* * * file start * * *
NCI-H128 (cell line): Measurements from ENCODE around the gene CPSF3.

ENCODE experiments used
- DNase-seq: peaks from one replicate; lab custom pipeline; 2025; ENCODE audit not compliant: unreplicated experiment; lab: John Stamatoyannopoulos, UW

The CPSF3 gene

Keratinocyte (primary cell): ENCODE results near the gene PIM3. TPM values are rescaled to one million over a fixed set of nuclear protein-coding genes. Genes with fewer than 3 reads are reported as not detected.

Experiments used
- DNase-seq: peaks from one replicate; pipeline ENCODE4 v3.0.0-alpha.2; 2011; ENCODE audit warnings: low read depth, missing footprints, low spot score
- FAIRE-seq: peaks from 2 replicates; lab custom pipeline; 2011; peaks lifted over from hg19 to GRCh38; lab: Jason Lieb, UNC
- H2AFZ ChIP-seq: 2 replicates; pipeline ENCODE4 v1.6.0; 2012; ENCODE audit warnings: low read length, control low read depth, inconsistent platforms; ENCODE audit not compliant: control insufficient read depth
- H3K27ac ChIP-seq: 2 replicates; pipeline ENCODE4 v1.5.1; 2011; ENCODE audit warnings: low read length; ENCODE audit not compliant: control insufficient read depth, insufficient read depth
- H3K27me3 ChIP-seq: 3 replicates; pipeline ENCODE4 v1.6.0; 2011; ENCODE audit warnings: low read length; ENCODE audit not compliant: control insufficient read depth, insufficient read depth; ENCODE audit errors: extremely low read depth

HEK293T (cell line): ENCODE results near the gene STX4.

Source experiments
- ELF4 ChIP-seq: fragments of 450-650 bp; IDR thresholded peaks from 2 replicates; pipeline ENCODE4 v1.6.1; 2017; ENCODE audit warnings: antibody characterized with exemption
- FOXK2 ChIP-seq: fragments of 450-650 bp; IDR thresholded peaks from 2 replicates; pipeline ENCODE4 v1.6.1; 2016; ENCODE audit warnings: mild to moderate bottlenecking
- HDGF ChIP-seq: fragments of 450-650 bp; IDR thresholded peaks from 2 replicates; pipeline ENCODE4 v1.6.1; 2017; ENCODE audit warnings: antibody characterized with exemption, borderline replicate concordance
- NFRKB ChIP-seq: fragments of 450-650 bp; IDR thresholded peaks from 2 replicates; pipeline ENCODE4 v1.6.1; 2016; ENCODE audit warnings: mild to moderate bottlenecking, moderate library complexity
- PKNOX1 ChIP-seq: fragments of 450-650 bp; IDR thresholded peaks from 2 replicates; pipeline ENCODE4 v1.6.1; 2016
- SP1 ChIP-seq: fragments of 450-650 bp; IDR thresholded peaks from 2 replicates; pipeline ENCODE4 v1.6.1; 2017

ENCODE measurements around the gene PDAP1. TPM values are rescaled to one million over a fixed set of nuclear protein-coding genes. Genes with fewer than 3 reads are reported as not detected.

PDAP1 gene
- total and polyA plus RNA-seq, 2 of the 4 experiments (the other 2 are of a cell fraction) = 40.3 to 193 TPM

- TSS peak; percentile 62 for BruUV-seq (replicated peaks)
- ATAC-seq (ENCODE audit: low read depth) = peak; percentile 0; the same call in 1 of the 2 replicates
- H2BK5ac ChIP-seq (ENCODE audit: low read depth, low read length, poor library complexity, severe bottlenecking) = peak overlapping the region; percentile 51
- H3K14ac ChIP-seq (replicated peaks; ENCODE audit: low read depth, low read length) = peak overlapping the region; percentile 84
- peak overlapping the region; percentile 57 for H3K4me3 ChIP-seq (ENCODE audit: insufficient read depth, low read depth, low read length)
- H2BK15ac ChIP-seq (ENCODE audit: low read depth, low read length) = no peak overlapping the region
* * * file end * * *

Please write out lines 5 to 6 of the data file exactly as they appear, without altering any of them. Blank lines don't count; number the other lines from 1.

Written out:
Keratinocyte (primary cell): ENCODE results near the gene PIM3. TPM values are rescaled to one million over a fixed set of nuclear protein-coding genes. Genes with fewer than 3 reads are reported as not detected.

Experiments used